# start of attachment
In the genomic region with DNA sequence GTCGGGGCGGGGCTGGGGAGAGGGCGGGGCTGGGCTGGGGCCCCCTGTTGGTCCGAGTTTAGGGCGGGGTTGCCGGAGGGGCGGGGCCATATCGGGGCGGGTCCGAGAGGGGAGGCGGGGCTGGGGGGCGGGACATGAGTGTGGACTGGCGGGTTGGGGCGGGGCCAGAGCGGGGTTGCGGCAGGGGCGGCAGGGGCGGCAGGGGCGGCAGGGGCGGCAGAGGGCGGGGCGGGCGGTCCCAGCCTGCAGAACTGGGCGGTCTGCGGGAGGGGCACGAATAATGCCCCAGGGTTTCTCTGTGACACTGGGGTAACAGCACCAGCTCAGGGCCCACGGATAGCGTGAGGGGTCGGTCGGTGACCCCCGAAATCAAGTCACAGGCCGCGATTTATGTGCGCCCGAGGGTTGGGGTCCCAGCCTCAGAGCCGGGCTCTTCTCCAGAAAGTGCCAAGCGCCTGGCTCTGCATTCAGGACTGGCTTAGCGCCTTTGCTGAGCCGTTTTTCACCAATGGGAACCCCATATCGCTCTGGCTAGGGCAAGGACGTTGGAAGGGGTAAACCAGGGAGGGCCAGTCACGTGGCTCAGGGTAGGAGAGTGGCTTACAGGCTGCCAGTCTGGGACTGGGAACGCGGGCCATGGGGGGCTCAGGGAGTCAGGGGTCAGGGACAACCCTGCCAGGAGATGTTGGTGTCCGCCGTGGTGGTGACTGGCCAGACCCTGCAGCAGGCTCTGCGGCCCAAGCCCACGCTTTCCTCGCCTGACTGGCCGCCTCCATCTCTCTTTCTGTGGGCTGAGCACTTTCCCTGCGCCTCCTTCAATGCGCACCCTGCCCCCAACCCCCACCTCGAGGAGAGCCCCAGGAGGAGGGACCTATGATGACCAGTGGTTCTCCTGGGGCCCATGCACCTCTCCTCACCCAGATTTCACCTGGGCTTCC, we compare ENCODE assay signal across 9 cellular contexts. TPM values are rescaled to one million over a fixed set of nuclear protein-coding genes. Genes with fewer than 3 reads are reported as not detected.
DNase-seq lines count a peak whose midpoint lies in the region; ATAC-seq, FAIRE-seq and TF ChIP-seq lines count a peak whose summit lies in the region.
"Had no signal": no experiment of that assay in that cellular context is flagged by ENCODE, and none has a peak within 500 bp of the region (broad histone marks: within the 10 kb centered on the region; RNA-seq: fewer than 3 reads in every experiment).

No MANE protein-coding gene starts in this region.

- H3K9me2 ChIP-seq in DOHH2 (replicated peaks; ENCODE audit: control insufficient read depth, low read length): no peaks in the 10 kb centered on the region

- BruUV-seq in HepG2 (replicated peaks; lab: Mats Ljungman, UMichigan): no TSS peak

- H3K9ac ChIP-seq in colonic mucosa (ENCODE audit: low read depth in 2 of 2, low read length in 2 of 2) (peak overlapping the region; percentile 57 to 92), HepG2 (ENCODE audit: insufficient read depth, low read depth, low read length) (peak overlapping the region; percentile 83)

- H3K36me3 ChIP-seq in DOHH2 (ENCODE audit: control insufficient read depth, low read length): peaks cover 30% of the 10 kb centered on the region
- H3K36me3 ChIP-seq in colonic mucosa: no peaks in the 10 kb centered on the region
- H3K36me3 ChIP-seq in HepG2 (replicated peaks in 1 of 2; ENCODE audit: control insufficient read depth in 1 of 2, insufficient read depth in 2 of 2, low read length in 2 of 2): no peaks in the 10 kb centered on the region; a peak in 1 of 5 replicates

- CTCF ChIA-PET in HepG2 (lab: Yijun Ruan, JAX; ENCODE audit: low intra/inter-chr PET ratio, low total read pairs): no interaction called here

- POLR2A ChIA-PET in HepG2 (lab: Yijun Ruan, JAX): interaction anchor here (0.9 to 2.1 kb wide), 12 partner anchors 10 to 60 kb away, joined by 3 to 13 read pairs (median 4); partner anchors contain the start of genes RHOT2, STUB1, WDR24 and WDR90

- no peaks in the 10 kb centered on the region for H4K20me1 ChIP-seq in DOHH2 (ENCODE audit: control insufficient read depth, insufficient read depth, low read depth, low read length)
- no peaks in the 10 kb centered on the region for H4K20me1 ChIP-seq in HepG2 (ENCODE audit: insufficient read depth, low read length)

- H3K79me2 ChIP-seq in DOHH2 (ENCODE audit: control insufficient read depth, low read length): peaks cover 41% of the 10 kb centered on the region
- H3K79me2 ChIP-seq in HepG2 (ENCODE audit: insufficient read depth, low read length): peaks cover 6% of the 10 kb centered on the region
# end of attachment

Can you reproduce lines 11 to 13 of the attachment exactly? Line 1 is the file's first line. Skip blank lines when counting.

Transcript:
- CTCF ChIA-PET in HepG2 (lab: Yijun Ruan, JAX; ENCODE audit: low intra/inter-chr PET ratio, low total read pairs): no interaction called here

- POLR2A ChIA-PET in HepG2 (lab: Yijun Ruan, JAX): interaction anchor here (0.9 to 2.1 kb wide), 12 partner anchors 10 to 60 kb away, joined by 3 to 13 read pairs (median 4); partner anchors contain the start of genes RHOT2, STUB1, WDR24 and WDR90

- no peaks in the 10 kb centered on the region for H4K20me1 ChIP-seq in DOHH2 (ENCODE audit: control insufficient read depth, insufficient read depth, low read depth, low read length)